The Stars of ‘Workaholics’ Recall Their Most Drunken Nights

Although it’s hard to believe, the stars of Workaholics—Blake Anderson (left), Adam DeVine (center), and Anders Holm—make Michael Scott look as responsible as Anthony Hopkins in The Remains of the Day. In the trio’s new half-hour scripted series, which premiered last month on Comedy Central, the real-life friends and co-founders of internet sketch group Mail Order Comedy play buddies who work together at a telemarketing company.

Not surprisingly, boneheaded sex debates (How much should a straight guy charge the fellah he’d fellate?) eclipse any real work they might accomplish, a slackerdom worsened by their on-the-clock drinking and frequent bong hits. Over the phone from Los Angeles, the comedians prove that their art imitates life in a big, blotto way. “We went to La Velvet Margarita Cantina LA for this season’s wrap party, and I definitely took way too many free shots of tequila,” Anderson says. “I ended up passing out inside a bathroom stall. Adam discovered me there and he had to fend to people trying to do cocaine over my passed-out body.” Says DeVine, “I kept trying to pick Blake up, but some dude with a bag of cocaine was like, ‘You don’t mind if I get in here real quick, do you?’” Still, DeVine’s favorite place to make new friends is Hollywood Improv. “The girls there like funny guys,” he says, “which is good for me because I’m not Hollywood good looking. I have neck fat.” Holm, meanwhile, prefers “pounding pineapple-infused vodka with babes” in the back room of Bar Lubitsch in West Hollywood. “ That place is great for LA cab companies, but it’s bad for my liver.”

Industry Insiders: Med Abrous, Mile-High Mover

Thompson Hotels’ director of promotions and entertainment Med Abrous, on his once-in-a-lifetime guest performance with Prince, bringing movie night to clubs and the bright side of the bottle-service decline.

What’s the best night you’ve ever had at one of your venues? A little over a year ago, I put together some concerts in the Roosevelt Ballroom for Prince. He performed six shows for about 300 people per show. It was so intimate, and he put on such an amazing show. During the third show, I’m sitting with a group of people — the crowd was almost more famous than he was, which is really weird — and he starts playing this riff, then calls my name and says, “Yo Med! Get up here.” So I get up onstage with Prince, and he’s playing “Play that Funky Music White Boy,” and I basically sing onstage with him playing backup guitar. It was amazing. I have a picture to prove it because it sounds like such a tall tale. I think that was pretty much the highlight of my life.

Was your performance any good? You know what? I have moves. I’ve really got moves. I was even doing mic stand tricks; I was milking it. Can I sing? Not really. But I put on a show — I was very entertaining. It didn’t help that I didn’t know all the words, but he was helping me out a little bit. It was one of those things where it’s like, okay, try to top this.

How many Thompson properties are you responsible for? I’m based out in LA right now, and I take care of all the front-of-house stuff for the Tropicana Bar, Teddy’s, Above Beverley Hills, and our new property Above Allen, which I’m really excited about. I’m responsible for programming the music, hiring the DJs, hiring promoters where they’re needed, and coming up with creative ideas to drive business.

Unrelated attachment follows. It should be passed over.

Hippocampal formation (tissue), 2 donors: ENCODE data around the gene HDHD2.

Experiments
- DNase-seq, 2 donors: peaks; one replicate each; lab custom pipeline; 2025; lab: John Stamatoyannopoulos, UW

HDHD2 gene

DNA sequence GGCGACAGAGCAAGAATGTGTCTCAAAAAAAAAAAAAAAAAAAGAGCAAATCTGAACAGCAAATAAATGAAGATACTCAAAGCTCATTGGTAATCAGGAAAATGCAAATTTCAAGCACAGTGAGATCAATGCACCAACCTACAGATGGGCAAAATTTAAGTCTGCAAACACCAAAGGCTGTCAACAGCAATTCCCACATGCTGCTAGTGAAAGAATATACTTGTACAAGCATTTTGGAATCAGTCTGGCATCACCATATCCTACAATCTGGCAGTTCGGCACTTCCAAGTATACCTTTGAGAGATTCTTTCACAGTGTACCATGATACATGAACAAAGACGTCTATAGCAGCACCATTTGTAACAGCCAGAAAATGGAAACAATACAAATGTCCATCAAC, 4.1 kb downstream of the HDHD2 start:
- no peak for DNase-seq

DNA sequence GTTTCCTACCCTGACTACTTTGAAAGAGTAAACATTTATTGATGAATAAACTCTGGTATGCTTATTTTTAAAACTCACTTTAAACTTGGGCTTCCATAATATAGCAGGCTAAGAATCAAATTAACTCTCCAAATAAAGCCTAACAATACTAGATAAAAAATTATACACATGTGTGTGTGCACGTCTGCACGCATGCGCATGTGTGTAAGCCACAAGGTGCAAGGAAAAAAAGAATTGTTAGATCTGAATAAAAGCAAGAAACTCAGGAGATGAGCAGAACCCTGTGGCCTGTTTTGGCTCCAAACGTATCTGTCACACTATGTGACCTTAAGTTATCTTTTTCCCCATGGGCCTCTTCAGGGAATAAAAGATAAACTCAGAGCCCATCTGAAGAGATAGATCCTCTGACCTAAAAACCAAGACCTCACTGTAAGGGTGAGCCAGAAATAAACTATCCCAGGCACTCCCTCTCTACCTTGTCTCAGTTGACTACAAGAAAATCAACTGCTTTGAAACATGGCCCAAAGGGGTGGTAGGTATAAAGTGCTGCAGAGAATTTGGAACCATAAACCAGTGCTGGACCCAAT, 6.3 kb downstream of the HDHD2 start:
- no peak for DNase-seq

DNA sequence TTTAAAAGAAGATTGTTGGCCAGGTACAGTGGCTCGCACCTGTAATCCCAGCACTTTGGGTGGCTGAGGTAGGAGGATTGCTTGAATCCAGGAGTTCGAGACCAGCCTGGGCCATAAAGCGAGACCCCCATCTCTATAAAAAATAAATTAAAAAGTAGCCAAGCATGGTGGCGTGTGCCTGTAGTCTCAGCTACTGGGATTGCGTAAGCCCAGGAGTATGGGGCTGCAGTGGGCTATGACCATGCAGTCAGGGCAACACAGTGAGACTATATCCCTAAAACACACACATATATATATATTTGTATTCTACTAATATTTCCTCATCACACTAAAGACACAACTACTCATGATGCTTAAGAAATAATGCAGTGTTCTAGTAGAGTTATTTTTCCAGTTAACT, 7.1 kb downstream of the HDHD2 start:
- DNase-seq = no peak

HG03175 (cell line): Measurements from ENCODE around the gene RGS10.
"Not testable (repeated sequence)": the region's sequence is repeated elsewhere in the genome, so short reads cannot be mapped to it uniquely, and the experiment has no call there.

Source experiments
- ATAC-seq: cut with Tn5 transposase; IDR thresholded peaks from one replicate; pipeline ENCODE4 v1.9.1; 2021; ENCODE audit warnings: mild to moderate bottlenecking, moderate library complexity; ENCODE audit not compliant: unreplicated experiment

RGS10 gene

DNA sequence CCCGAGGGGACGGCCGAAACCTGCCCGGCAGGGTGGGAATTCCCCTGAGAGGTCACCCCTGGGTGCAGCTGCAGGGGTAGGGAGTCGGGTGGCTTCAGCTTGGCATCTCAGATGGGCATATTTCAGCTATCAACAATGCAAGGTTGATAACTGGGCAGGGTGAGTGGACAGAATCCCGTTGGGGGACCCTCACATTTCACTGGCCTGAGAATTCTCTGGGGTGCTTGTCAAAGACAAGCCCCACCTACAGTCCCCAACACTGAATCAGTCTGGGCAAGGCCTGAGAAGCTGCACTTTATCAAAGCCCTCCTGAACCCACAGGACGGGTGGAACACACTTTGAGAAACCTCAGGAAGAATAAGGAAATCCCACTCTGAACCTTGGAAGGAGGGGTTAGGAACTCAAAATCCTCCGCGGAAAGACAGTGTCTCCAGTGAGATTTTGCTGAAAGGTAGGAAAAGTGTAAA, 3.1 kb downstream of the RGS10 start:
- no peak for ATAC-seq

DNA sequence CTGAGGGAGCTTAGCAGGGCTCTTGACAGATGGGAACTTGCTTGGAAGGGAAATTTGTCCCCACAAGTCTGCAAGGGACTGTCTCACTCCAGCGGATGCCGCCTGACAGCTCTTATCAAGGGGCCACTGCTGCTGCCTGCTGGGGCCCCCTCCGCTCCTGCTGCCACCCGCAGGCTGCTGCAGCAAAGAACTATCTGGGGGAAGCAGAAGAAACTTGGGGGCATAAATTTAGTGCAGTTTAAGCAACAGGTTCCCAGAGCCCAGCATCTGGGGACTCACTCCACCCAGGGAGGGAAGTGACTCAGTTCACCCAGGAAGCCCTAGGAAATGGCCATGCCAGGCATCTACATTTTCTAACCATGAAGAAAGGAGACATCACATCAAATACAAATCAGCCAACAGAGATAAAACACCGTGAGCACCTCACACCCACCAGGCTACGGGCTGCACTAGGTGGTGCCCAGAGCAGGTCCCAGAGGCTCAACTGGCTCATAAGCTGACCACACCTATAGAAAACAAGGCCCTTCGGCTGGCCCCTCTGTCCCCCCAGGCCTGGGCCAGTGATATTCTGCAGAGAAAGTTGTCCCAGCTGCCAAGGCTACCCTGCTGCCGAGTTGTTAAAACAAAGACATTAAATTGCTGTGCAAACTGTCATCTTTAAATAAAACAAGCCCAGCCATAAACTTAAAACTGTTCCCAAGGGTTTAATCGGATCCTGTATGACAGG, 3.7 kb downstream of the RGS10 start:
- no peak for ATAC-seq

How did you get into the hotel business? While I was going to Parsons, a lot of my friends were DJs and into nightlife, so to make some extra money I started throwing parties, and I got pretty good at it. I’ve always been interested in hotels, and even though I run the bars, it’s really all-encompassing because bars can be very much one-note, while hotels are multifaceted and have a more interesting operation. Jason Pomeranc, who owns the Thompson Group, was a good friend of mine — we had some mutual friends — and he hired me to do the Tropicana Bar, then we started to do Teddy’s and … voila! Who do you admire in the industry? I think somebody who’s really done it right is Sean MacPherson. He seems to have a great sensibility and great sense of timing for all the places he’s opened. I really respect his work — he’s got a ton of places, including The Bowery Hotel, Swingers, and a great tequila bar called El Carmen in LA. They’re places that last because he makes them accessible and not too exclusive. He delivers a great product with great service and a cool aesthetic. I would definitely use his career as a model.

What’s the best part of your job? I actually enjoy the creativity behind coming up with different concepts that people would like. For instance, in the summertime at the Roosevelt’s Tropicana Bar, which is kind of an oasis inside Hollywood, on Sunday or Monday we’re going to be doing movie nights. We will have different people curate the movies, and we’re building special menus with truffle popcorn, colby hotdogs, etc. It’ll be a night when people don’t necessarily want to go out and rage, but they’ll go and see a movie in a bar. Finding different ways to find revenue is something I really enjoy. The second thing is that I actually genuinely like people. Some people in this business actually don’t, but I tend to get along with people and enjoy most of their company.